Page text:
How would you describe motherhood?
Motherhood is the best thing that has ever happened to me. In terms of motherhood, women empowerment and business sense, Beyonce inspires me. My children will always be my priority and I give God the most gratitude for blessing me with children. If I invest my time in them, they will give me more value at the end of the day.
How would you describe your husband?
He is a kind man and he has a big heart. He is also very sensitive and intelligent. He shows me compassion through his actions and he doesn’t say too much.
Why did you decide to practice as an interior designer?
I have a first degree in Architecture and I graduated just before I had my daughter. I had some experience working with some of the best architectural firms in London. It dawned on me that I was giving my 100 per cent to a company, which was predominantly white and I had little or no time for my family. Having garnered adequate experience, I decided to set up my own business, so that I would have time for my family. I can now do things at my own pace. Unlike interior decoration, you need certain technical skills to become an interior designer.
What are your areas of specialty?
I specialise in high-end residential homes and I have had valuable experiences working with high-end hotels in London like the London Marriot Hotel. I prefer designing high-end residential because I love modern designs, clean lines and practical spaces for living. I am referring to those that are visually appealing for the user. I am currently talking it one step at a time and looking to establish my brand in Nigeria in five years time.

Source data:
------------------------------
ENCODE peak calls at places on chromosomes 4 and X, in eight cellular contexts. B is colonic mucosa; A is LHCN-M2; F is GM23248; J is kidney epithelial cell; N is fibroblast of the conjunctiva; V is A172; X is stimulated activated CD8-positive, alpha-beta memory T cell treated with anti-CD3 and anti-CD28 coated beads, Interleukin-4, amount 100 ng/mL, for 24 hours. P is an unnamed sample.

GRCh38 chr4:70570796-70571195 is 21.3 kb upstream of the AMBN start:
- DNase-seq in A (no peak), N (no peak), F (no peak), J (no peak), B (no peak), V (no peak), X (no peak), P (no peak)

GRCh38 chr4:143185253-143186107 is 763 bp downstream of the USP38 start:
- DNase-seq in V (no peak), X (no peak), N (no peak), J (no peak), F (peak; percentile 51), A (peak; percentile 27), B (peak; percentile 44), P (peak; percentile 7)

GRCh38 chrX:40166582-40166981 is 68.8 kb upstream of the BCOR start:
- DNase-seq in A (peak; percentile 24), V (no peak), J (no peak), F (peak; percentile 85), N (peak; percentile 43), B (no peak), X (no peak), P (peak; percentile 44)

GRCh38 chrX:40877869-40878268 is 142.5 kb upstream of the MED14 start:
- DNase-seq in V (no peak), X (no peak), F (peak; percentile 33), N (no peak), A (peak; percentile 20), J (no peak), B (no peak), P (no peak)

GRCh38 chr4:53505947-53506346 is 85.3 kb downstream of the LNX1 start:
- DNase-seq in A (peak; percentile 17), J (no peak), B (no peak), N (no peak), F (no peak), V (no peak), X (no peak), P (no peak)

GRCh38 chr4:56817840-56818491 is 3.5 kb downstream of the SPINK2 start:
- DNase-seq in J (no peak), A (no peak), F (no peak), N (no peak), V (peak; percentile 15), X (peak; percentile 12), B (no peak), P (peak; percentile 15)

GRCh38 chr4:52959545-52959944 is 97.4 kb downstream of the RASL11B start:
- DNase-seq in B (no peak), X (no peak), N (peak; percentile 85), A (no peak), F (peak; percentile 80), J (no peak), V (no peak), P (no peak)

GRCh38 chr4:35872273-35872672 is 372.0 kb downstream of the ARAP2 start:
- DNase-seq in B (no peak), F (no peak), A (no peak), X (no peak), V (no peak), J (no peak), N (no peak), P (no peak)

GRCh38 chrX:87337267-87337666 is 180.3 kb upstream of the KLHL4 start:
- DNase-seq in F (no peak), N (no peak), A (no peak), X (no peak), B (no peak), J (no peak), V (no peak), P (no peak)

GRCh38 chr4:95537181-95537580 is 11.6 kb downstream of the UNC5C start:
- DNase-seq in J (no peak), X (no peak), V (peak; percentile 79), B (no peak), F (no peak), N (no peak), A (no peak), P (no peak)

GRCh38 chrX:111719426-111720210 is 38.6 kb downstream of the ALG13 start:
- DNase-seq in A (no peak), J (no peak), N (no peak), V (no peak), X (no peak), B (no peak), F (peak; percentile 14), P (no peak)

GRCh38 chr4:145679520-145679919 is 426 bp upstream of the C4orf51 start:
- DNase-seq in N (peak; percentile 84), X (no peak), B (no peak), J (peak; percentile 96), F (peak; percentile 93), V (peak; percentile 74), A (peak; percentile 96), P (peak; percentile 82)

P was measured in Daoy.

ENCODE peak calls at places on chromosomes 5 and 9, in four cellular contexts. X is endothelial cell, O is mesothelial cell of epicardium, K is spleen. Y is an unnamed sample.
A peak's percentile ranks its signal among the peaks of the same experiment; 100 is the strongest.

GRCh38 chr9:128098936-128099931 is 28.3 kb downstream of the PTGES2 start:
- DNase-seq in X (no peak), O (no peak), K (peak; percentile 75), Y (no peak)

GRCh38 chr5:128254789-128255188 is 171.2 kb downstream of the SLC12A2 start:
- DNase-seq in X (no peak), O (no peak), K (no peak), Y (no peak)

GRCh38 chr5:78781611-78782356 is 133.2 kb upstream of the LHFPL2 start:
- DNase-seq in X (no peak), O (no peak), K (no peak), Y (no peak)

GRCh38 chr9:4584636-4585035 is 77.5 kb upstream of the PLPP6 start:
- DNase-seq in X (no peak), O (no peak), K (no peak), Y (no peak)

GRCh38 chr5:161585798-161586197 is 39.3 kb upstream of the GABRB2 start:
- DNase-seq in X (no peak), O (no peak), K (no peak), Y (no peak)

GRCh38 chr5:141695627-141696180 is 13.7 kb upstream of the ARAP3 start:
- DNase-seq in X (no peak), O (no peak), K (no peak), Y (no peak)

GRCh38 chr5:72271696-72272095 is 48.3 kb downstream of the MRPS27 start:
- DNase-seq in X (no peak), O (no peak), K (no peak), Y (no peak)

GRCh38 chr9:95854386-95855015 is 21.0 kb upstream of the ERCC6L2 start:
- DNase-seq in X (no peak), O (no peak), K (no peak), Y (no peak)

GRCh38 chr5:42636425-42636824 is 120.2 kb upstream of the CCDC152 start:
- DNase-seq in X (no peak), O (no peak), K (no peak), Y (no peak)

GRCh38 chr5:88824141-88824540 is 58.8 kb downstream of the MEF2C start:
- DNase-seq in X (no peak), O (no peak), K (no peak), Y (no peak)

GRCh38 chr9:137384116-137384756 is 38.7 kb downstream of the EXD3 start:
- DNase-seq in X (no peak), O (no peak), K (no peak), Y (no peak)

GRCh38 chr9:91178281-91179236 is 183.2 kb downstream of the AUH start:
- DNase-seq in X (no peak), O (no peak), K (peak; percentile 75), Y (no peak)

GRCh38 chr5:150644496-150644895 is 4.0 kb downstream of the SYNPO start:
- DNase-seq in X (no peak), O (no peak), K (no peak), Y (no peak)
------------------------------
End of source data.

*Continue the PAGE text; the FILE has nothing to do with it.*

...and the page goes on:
How involved are you in the design process?
As a creative person, I work with what the client requires and I come up with a visual board. If the client approves of it, we can kick off from there. In London, we do more of remodelling but in Nigeria, there is room to start things from scratch. I am excited about that because there will be room for me to become very creative.
What inspires you?
I love to see other people grow and develop. That is why my job as a mum is really important to me. Seeing and supporting other people keeps me going. I like spaces that reflect the taste of its owners and personality. I know it may not be achievable to design a home exactly the way you would like it if you had to move in immediately after paying your rent. However, I am of the belief that a space can be readapted to suit a user and it doesn’t have to be expensive. All that is needed is a space that you can call home.
What are your fashion preferences?
I like to pair Ankara with plain fabrics. I also like outfits that are body hugging and accentuate a woman’s curves. I love pointy, stilettos and peep-toe shoes.
Do you have a special fitness regimen?
I engage in a lot of exercises and aerobics to keep fit and juggle my roles as a wife and mother. Exercise routines are part of my values and I learnt them from my husband. He taught me to be really disciplined and that is what drives and keeps me going. After I had each baby, he helped me train and go back to my pre-baby weight. After I had my third baby, I learnt I could do it all by myself and I also developed routines that keep my body in tip-top condition. Exercise also gives me energy to keep up with my sons.